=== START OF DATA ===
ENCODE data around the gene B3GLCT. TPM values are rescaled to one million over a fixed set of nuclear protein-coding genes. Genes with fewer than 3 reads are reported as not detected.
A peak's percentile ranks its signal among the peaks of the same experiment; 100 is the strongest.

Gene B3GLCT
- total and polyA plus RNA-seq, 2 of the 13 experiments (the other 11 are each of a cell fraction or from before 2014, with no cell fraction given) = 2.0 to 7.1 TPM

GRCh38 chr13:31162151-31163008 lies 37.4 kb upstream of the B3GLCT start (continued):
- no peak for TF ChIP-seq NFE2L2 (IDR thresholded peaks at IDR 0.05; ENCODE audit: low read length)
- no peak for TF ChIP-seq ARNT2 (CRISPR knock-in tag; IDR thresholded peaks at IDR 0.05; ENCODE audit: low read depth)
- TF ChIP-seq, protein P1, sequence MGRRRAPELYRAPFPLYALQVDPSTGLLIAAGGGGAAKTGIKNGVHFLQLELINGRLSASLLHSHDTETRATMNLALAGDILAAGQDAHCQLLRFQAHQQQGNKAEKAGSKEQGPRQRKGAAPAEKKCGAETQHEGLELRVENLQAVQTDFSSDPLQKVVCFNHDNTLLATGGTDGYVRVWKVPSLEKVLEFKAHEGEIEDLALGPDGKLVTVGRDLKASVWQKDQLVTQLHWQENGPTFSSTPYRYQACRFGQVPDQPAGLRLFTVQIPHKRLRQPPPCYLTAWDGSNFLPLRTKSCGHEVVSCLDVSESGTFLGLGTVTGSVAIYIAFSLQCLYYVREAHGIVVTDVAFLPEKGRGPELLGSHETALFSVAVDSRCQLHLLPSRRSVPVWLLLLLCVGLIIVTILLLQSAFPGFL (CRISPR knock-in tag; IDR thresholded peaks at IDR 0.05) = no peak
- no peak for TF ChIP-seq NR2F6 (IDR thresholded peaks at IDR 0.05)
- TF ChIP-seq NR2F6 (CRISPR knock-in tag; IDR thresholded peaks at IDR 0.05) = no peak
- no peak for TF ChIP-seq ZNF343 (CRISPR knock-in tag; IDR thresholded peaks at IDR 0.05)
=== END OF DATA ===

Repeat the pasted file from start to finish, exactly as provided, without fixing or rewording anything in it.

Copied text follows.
ENCODE data around the gene B3GLCT. TPM values are rescaled to one million over a fixed set of nuclear protein-coding genes. Genes with fewer than 3 reads are reported as not detected.
A peak's percentile ranks its signal among the peaks of the same experiment; 100 is the strongest.

Gene B3GLCT
- total and polyA plus RNA-seq, 2 of the 13 experiments (the other 11 are each of a cell fraction or from before 2014, with no cell fraction given) = 2.0 to 7.1 TPM

GRCh38 chr13:31162151-31163008 lies 37.4 kb upstream of the B3GLCT start (continued):
- no peak for TF ChIP-seq NFE2L2 (IDR thresholded peaks at IDR 0.05; ENCODE audit: low read length)
- no peak for TF ChIP-seq ARNT2 (CRISPR knock-in tag; IDR thresholded peaks at IDR 0.05; ENCODE audit: low read depth)
- TF ChIP-seq, protein P1, sequence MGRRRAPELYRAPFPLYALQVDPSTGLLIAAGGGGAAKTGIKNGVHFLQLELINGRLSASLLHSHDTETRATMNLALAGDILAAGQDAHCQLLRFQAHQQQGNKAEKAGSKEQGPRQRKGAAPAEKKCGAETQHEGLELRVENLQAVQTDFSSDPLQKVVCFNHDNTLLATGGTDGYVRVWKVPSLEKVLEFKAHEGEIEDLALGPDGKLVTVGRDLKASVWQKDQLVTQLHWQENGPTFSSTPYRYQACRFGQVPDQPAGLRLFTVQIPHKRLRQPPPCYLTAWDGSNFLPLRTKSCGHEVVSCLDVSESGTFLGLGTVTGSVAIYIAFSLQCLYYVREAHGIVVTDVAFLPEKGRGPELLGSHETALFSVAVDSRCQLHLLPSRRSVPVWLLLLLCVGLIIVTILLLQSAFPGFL (CRISPR knock-in tag; IDR thresholded peaks at IDR 0.05) = no peak
- no peak for TF ChIP-seq NR2F6 (IDR thresholded peaks at IDR 0.05)
- TF ChIP-seq NR2F6 (CRISPR knock-in tag; IDR thresholded peaks at IDR 0.05) = no peak
- no peak for TF ChIP-seq ZNF343 (CRISPR knock-in tag; IDR thresholded peaks at IDR 0.05)